Study shows Americans are confused about what ‘abortion’ is. Here’s why that matters.

By Cassy Fiano-Chesser

How Americans feel about abortion continues to be a complicated issue. While polling has long found that Americans grapple with the morality of abortion, regardless of whether they feel it should be legal, the abortion industry continues to push for abortion to be legal across the country, for any reason, at any time, with no restrictions or safeguards. This has long been an unpopular position, which is perhaps why abortion activists have so frequently misrepresented the reality of what abortion is.

Now, a new poll shows that there is widespread confusion about what constitutes an “abortion.”

NPR reported on a study from the pro-abortion Guttmacher Institute, which portrayed multiple situations, and then asked if it was an abortion. “Our biggest takeaway is that people do not hold a shared standard definition of what is and isn’t an abortion,” Alicia VandeVusse, lead author on the study, told NPR. “We found that there’s a lot of nuance and ambiguity in how people are thinking about these issues and understanding these issues.”

One question asked of respondents involved miscarriage:

“Person G is 12 weeks pregnant. When they have their first ultrasound, there is no cardiac activity, and their doctor recommends having the fetus removed. Person G has a surgical procedure to remove the fetus.”

Of the 2,000 people who took the survey, one-third felt this qualified as an “abortion.”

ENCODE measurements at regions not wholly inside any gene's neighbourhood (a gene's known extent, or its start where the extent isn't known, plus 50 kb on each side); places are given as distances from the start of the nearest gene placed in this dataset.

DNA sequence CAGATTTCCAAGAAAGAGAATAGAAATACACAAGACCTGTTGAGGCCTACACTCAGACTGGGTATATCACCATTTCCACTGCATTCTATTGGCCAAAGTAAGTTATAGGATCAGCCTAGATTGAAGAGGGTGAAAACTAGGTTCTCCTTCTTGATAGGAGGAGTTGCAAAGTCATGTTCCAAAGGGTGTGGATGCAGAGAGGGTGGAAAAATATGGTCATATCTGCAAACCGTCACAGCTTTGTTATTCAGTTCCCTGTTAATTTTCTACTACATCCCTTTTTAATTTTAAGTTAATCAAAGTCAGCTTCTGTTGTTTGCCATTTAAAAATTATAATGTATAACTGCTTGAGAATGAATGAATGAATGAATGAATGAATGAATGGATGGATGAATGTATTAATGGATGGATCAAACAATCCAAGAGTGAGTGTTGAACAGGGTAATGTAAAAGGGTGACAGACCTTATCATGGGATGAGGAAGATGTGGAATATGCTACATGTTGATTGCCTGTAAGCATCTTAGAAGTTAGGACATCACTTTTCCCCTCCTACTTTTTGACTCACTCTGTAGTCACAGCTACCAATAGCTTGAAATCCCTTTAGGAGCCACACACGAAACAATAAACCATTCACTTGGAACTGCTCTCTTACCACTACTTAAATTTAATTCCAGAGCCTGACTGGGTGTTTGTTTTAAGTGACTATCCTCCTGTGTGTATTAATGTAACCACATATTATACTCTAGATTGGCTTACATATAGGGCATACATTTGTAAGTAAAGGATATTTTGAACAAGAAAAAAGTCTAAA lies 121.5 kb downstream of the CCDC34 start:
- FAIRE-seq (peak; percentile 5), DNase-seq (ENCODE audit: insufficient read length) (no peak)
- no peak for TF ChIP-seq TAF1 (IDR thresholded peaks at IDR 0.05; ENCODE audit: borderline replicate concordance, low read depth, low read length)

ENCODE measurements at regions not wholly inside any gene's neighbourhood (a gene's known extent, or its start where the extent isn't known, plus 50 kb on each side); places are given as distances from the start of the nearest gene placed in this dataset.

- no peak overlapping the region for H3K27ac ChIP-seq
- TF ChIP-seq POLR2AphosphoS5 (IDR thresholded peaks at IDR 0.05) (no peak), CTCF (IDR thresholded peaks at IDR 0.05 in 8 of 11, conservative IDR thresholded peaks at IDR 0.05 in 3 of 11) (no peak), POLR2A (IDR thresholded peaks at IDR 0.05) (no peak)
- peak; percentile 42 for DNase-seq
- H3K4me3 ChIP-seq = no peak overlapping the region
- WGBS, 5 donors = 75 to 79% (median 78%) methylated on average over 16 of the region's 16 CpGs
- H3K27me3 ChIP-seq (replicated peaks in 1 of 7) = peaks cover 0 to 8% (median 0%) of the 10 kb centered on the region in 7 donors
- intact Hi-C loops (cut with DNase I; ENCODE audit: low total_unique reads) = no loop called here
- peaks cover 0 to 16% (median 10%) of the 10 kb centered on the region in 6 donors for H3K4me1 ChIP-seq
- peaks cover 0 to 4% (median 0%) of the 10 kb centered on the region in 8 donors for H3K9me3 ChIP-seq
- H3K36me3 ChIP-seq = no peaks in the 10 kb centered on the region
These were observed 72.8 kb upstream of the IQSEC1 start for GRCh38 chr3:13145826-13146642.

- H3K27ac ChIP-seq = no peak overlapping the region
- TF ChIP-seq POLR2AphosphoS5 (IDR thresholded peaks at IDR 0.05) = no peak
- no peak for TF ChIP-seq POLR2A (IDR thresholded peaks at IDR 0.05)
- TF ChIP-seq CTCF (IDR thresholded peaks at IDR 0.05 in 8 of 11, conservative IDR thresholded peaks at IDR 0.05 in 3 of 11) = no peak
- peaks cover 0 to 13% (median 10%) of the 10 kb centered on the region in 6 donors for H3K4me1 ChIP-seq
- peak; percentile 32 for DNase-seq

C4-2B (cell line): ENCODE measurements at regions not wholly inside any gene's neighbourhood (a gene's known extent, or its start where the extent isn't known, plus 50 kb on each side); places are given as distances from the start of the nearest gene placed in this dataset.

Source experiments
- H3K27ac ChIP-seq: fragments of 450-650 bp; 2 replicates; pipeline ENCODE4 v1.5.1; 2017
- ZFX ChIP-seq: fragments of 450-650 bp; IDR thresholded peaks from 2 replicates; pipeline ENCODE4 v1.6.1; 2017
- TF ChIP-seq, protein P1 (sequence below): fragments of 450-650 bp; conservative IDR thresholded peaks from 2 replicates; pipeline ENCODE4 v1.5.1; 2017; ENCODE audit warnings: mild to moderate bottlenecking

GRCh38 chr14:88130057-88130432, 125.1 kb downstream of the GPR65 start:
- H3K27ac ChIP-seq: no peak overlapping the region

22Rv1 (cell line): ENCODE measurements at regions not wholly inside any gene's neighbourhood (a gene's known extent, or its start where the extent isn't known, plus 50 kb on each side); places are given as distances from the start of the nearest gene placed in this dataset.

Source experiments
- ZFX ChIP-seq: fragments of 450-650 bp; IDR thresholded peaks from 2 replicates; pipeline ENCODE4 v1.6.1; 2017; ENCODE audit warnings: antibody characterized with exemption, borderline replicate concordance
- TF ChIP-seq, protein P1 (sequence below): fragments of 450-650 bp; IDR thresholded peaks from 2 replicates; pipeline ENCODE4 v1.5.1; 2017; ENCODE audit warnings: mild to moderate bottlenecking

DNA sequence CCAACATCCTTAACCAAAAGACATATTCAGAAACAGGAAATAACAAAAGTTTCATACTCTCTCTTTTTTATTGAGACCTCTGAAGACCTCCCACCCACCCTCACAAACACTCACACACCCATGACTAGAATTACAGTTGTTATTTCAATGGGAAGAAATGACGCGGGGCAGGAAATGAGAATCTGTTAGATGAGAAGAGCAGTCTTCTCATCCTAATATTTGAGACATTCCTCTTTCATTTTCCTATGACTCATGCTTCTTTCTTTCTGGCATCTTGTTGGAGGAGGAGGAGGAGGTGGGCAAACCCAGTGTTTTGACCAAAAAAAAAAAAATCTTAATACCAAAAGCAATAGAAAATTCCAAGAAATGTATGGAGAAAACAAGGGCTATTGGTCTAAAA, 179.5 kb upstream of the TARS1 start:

Conversely, people seemed to waver on whether or not a eugenic abortion — when someone ends their preborn child’s life due to fetal abnormalities — still counted as an abortion. “I guess, I mean, maybe [it’s an abortion]. It depends on if you know you’re not able to take care of a severe – a sickly child I guess, then what choice do you have?” one respondent said. “Would you rather go all the way through, you know. I think it’s considered abortion only when you personally know you can take care of a child and you’re being selfish.”

Why is there such confusion surrounding what is, or is not, an abortion?

It’s fairly simple: because the abortion industry has insisted that things like miscarriage treatment qualify as abortions, even if the preborn child is no longer alive. The pro-life movement has sought to clarify this confusion by noting that induced abortion is the intentionaldirect killing of a human being in the womb. Therefore, miscarriage treatment does not qualify, and early delivery with attempts to save the child (even if the child dies secondarily) is also not an abortion.

Abortionist Nisha Verma claimed an induction, followed by a hysterectomy, was an abortion. Abortion activists bullied Jessa Seewald after she experienced a miscarriage, claiming that because she had a dilation and curettage (D&C) procedure, she had undergone an abortion even though her preborn child had already died in utero before the procedure. Another abortion activist said she had undergone a late-term abortion, when in reality, she had a c-section out of medical necessity, and her babies were too premature to survive.

The difference between things like miscarriage management, ectopic pregnancy treatment, or induction for health reasons and abortion is simple: one intentionally causes the death of the preborn child, while the others do not.

Plain and simple, these legitimate health care procedures are not abortions — yet the abortion industry has worked hard to conflate these issues, likely because they are aware that these scenarios are more sympathetic, and therefore, are scenarios Americans would support.

Ultimately, the confusion surrounding “abortion” is beneficial to the abortion industry, because when people know the truth about what abortion is, how it’s committed, and what it does… they are much less likely to support it.

Editor’s note. This appeared at Live Action News and reposted with permission.